Search Engine Queries Physical World In Real Time

June 14, 2012 | 08:55
Search Engine Queries Physical World In Real Time
Search Engine Queries Physical World In Real Time
As the internet continues its explosive growth new tools are needed to make sense of the ever-increasing amount of information coursing its wires and waves. To meet the challenge computer scientists of the University of Glasgow are developing a search engine which searches data captured from the physical world in real time.

The Scottish scientists are anticipating the emergence of the Internet of Things (IoT), the next iteration of the internet where uniquely identifiable devices and objects collect, analyze and communicate information without human involvement. For instance, self-driving cars can share their location and speed over the network. As all cars have access to the data they can adapt their behavior accordingly to collisions and traffic jams.

Cisco IBSG estimates [PDF] that by 2015 25 billion devices will be connected to the IoT, by 2020 the number will have grown to 50 billion. All of which will be churning out data.

In order to access all this data in a meaningful way, Dr Iadh Ounis, of the University of Glasgow’s School of Computing Science and his team are working on a search engine which lets users retrieve real-time information from sensors embedded in the physical world.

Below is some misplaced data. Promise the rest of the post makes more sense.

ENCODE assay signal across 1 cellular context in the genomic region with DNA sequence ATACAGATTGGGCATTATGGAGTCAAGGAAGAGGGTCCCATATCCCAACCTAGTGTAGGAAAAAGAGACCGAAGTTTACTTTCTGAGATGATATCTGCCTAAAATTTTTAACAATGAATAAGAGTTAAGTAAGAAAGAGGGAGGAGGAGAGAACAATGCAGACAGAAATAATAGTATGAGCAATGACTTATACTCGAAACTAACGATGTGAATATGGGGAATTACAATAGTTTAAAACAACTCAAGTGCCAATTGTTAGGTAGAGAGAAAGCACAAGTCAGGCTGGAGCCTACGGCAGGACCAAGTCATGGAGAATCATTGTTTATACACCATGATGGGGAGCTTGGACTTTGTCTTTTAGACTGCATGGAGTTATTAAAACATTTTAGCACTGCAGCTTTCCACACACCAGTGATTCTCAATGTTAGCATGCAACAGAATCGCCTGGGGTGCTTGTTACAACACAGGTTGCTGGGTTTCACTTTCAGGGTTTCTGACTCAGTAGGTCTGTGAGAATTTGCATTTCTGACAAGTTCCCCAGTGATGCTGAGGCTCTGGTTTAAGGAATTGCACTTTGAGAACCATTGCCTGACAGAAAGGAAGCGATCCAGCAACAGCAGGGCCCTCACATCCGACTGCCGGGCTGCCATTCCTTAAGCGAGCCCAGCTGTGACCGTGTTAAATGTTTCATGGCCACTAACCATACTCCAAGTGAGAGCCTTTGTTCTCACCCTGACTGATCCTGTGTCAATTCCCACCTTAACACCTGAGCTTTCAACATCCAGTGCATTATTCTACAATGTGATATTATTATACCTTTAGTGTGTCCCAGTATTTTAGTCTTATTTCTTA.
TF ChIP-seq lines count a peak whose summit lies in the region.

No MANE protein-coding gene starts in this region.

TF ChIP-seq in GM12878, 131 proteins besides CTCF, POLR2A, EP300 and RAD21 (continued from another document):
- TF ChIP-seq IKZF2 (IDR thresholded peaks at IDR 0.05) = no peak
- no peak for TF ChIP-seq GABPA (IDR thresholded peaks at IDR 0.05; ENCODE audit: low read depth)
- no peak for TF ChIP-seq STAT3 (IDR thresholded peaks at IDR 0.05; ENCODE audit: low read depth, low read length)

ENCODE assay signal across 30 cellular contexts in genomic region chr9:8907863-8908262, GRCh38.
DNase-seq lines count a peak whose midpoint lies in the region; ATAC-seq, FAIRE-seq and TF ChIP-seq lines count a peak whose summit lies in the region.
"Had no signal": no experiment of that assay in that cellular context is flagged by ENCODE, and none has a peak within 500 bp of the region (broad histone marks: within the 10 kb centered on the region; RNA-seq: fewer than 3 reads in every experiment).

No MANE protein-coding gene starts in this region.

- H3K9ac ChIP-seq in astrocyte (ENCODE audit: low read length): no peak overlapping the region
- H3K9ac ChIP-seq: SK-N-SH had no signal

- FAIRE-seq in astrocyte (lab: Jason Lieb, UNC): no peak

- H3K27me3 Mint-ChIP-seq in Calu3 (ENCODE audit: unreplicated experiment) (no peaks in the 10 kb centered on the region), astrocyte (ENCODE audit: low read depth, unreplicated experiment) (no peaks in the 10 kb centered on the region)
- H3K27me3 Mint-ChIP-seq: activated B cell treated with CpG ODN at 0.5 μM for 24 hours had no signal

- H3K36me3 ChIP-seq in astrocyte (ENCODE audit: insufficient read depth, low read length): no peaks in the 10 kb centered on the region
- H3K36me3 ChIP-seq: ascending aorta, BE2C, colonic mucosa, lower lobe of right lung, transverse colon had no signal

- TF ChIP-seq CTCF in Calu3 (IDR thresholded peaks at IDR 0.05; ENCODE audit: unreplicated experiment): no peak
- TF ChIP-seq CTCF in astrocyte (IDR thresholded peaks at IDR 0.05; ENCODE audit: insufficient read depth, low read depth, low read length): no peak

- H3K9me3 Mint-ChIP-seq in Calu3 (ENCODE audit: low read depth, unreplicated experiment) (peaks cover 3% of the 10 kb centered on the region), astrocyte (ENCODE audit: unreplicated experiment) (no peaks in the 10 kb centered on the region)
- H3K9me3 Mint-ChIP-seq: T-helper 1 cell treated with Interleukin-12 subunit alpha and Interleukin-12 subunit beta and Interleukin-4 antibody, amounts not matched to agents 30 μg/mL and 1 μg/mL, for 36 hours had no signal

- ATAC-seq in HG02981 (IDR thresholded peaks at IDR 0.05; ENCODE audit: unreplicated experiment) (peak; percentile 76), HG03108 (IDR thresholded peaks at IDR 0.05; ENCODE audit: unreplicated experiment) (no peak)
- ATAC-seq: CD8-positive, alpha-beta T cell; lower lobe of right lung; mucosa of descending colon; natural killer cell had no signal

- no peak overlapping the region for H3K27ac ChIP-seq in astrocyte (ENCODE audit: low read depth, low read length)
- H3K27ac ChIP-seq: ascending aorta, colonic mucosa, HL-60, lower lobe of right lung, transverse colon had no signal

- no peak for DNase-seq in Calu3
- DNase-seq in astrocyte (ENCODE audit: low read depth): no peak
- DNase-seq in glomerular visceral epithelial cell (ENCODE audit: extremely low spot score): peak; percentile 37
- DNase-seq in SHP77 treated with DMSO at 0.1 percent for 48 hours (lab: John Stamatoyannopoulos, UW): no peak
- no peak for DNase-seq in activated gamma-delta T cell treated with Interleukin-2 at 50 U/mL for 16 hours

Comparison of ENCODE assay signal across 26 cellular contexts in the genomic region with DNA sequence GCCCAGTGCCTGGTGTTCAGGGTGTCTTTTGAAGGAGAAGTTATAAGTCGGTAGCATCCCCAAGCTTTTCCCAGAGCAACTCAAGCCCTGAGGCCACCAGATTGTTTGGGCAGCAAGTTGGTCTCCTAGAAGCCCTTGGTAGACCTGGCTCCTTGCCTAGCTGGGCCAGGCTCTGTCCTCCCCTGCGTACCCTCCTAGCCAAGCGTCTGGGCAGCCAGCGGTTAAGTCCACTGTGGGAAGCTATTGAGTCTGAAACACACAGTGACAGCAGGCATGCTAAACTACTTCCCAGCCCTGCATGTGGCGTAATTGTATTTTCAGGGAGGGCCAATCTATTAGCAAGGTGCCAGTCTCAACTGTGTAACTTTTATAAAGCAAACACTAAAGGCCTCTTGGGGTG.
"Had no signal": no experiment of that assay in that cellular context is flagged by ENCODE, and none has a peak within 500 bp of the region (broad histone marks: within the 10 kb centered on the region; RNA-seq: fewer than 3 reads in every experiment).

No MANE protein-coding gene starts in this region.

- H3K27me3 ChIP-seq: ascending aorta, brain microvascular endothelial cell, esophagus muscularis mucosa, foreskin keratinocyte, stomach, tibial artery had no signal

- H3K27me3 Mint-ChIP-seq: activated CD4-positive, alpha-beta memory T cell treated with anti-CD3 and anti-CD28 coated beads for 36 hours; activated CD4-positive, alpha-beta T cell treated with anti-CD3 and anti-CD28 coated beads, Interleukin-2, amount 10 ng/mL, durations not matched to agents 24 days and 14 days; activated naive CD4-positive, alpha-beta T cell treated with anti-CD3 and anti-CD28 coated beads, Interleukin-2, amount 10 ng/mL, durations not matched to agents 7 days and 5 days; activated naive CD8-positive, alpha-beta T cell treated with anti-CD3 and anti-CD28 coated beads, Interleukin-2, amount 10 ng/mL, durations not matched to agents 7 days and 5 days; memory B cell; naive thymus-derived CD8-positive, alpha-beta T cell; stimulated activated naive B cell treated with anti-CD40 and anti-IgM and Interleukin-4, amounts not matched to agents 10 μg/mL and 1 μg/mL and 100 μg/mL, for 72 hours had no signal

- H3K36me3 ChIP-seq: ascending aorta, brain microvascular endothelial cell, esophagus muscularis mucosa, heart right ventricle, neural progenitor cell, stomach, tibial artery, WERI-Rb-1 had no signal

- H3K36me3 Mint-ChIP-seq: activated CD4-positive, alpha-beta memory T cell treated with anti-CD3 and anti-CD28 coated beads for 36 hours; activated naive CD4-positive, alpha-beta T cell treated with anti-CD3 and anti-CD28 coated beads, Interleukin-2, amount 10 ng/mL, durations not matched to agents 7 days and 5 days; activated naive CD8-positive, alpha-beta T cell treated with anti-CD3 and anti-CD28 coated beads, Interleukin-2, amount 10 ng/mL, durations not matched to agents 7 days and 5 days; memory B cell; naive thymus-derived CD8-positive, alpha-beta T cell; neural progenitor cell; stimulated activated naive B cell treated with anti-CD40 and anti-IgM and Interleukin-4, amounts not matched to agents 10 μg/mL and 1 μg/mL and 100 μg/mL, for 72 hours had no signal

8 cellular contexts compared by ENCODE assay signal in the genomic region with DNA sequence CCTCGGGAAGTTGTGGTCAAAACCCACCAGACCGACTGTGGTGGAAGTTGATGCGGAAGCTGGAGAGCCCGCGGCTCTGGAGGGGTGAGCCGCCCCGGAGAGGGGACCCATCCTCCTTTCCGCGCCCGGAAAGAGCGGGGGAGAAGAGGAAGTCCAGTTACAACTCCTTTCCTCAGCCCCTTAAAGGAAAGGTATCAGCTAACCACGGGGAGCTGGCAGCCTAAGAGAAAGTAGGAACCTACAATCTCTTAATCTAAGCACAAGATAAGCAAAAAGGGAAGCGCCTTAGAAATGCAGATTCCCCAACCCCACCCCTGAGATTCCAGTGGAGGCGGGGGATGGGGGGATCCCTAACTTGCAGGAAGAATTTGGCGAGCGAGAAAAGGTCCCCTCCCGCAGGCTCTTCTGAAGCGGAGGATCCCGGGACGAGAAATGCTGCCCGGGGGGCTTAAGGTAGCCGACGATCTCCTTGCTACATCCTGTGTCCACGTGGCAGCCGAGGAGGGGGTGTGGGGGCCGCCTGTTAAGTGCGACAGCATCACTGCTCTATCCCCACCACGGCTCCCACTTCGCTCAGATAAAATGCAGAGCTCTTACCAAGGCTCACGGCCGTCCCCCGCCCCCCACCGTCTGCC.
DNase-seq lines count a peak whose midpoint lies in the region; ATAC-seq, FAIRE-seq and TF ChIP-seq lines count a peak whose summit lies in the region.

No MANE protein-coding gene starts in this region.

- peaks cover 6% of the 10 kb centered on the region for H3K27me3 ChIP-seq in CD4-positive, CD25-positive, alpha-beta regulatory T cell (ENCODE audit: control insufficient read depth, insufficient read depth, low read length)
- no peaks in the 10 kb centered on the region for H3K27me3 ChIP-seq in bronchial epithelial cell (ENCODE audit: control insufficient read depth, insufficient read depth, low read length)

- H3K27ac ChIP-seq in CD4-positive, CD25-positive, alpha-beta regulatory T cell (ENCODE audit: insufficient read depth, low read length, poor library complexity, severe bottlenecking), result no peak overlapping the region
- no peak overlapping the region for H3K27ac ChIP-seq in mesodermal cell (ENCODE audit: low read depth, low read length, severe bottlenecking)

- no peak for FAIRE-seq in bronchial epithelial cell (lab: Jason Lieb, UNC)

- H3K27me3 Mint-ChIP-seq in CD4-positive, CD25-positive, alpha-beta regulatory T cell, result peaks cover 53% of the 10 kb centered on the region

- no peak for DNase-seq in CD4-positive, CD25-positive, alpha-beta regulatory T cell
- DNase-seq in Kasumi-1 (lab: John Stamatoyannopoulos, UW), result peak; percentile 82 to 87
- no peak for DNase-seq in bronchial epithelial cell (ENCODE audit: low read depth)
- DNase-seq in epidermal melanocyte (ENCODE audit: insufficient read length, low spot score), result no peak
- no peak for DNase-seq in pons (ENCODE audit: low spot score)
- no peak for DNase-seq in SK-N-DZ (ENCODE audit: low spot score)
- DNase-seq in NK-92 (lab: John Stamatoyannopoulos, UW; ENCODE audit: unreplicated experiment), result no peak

The SMART engine –short for Search engine for MultimediA enviRonment generated contenT- is  a multimedia search tool meaning it can search text, audio and video streams.

The SMART project focuses on urban areas which are increasingly being covered with visual, acoustic and other sensors. The SMART engine would enable citizens to find answers to questions such as: ‘Which park is the least crowded right now?’ or ‘Where are people watching the world cup’.

“The SMART engine will be able to answer high-level queries by automatically identifying cameras, microphones and other sensors that can contribute to the query, then synthesising results stemming from distributed sources in an intelligent way”, Dr Ounis said on the university’s website.

Because the search engine also has social media integration you can include social search: “Where are most of my friends watching the world cup?”.

The engine is built on an open source search engine technology known as Terrier which has been under development at the University of Glasgow since 2004.

The scientists expect they will start testing the engine in a real city in 2014.

For more information read the paper: Multimedia Search over Integrated Social and Sensor [PDF] 0r visit the project website.

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